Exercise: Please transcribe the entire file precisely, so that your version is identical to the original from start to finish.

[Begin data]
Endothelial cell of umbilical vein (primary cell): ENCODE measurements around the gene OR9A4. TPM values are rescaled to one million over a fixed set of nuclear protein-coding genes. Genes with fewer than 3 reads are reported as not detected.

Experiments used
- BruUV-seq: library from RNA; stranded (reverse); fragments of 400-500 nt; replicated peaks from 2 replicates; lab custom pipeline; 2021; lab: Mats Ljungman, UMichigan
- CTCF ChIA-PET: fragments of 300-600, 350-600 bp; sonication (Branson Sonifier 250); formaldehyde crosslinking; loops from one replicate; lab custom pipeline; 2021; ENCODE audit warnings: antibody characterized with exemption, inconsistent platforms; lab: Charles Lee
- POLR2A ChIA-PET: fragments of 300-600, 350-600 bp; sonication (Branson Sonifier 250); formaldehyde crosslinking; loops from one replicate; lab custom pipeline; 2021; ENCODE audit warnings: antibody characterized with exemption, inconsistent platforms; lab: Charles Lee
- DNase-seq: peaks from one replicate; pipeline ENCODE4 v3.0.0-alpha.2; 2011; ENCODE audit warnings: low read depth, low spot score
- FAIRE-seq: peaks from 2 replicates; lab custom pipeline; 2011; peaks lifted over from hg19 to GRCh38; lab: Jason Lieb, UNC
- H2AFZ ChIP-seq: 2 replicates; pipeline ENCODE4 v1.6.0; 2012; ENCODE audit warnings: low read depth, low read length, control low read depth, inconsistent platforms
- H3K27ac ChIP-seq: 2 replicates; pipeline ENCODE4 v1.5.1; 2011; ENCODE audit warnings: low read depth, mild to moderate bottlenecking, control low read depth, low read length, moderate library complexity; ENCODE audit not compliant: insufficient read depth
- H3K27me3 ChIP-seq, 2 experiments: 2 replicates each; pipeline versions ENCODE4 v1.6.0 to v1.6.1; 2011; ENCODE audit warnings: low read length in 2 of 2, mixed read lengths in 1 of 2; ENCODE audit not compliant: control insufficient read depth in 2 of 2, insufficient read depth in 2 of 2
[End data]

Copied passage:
Endothelial cell of umbilical vein (primary cell): ENCODE measurements around the gene OR9A4. TPM values are rescaled to one million over a fixed set of nuclear protein-coding genes. Genes with fewer than 3 reads are reported as not detected.

Experiments used
- BruUV-seq: library from RNA; stranded (reverse); fragments of 400-500 nt; replicated peaks from 2 replicates; lab custom pipeline; 2021; lab: Mats Ljungman, UMichigan
- CTCF ChIA-PET: fragments of 300-600, 350-600 bp; sonication (Branson Sonifier 250); formaldehyde crosslinking; loops from one replicate; lab custom pipeline; 2021; ENCODE audit warnings: antibody characterized with exemption, inconsistent platforms; lab: Charles Lee
- POLR2A ChIA-PET: fragments of 300-600, 350-600 bp; sonication (Branson Sonifier 250); formaldehyde crosslinking; loops from one replicate; lab custom pipeline; 2021; ENCODE audit warnings: antibody characterized with exemption, inconsistent platforms; lab: Charles Lee
- DNase-seq: peaks from one replicate; pipeline ENCODE4 v3.0.0-alpha.2; 2011; ENCODE audit warnings: low read depth, low spot score
- FAIRE-seq: peaks from 2 replicates; lab custom pipeline; 2011; peaks lifted over from hg19 to GRCh38; lab: Jason Lieb, UNC
- H2AFZ ChIP-seq: 2 replicates; pipeline ENCODE4 v1.6.0; 2012; ENCODE audit warnings: low read depth, low read length, control low read depth, inconsistent platforms
- H3K27ac ChIP-seq: 2 replicates; pipeline ENCODE4 v1.5.1; 2011; ENCODE audit warnings: low read depth, mild to moderate bottlenecking, control low read depth, low read length, moderate library complexity; ENCODE audit not compliant: insufficient read depth
- H3K27me3 ChIP-seq, 2 experiments: 2 replicates each; pipeline versions ENCODE4 v1.6.0 to v1.6.1; 2011; ENCODE audit warnings: low read length in 2 of 2, mixed read lengths in 1 of 2; ENCODE audit not compliant: control insufficient read depth in 2 of 2, insufficient read depth in 2 of 2